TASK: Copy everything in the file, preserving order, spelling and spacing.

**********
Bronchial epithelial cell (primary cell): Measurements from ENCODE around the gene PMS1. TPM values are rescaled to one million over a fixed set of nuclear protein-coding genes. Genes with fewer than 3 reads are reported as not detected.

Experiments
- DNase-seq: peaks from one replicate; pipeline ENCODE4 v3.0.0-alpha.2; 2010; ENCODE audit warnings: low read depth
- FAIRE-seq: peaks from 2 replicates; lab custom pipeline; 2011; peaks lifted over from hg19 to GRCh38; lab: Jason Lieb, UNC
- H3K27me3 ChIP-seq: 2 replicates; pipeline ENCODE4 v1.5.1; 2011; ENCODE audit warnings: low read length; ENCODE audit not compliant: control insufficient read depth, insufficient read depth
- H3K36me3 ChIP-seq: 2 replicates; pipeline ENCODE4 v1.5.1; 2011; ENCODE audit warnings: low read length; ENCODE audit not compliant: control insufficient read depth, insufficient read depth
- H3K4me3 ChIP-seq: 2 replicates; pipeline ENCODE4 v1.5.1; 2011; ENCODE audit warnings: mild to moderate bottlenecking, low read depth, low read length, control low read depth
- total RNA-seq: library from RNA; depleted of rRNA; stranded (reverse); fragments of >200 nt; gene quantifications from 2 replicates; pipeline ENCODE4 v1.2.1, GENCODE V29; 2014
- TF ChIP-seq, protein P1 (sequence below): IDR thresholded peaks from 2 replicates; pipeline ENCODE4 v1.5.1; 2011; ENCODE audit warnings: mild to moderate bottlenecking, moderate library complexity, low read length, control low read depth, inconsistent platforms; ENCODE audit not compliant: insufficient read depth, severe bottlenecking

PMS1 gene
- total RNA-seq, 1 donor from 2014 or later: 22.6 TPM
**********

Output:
Bronchial epithelial cell (primary cell): Measurements from ENCODE around the gene PMS1. TPM values are rescaled to one million over a fixed set of nuclear protein-coding genes. Genes with fewer than 3 reads are reported as not detected.

Experiments
- DNase-seq: peaks from one replicate; pipeline ENCODE4 v3.0.0-alpha.2; 2010; ENCODE audit warnings: low read depth
- FAIRE-seq: peaks from 2 replicates; lab custom pipeline; 2011; peaks lifted over from hg19 to GRCh38; lab: Jason Lieb, UNC
- H3K27me3 ChIP-seq: 2 replicates; pipeline ENCODE4 v1.5.1; 2011; ENCODE audit warnings: low read length; ENCODE audit not compliant: control insufficient read depth, insufficient read depth
- H3K36me3 ChIP-seq: 2 replicates; pipeline ENCODE4 v1.5.1; 2011; ENCODE audit warnings: low read length; ENCODE audit not compliant: control insufficient read depth, insufficient read depth
- H3K4me3 ChIP-seq: 2 replicates; pipeline ENCODE4 v1.5.1; 2011; ENCODE audit warnings: mild to moderate bottlenecking, low read depth, low read length, control low read depth
- total RNA-seq: library from RNA; depleted of rRNA; stranded (reverse); fragments of >200 nt; gene quantifications from 2 replicates; pipeline ENCODE4 v1.2.1, GENCODE V29; 2014
- TF ChIP-seq, protein P1 (sequence below): IDR thresholded peaks from 2 replicates; pipeline ENCODE4 v1.5.1; 2011; ENCODE audit warnings: mild to moderate bottlenecking, moderate library complexity, low read length, control low read depth, inconsistent platforms; ENCODE audit not compliant: insufficient read depth, severe bottlenecking

PMS1 gene
- total RNA-seq, 1 donor from 2014 or later: 22.6 TPM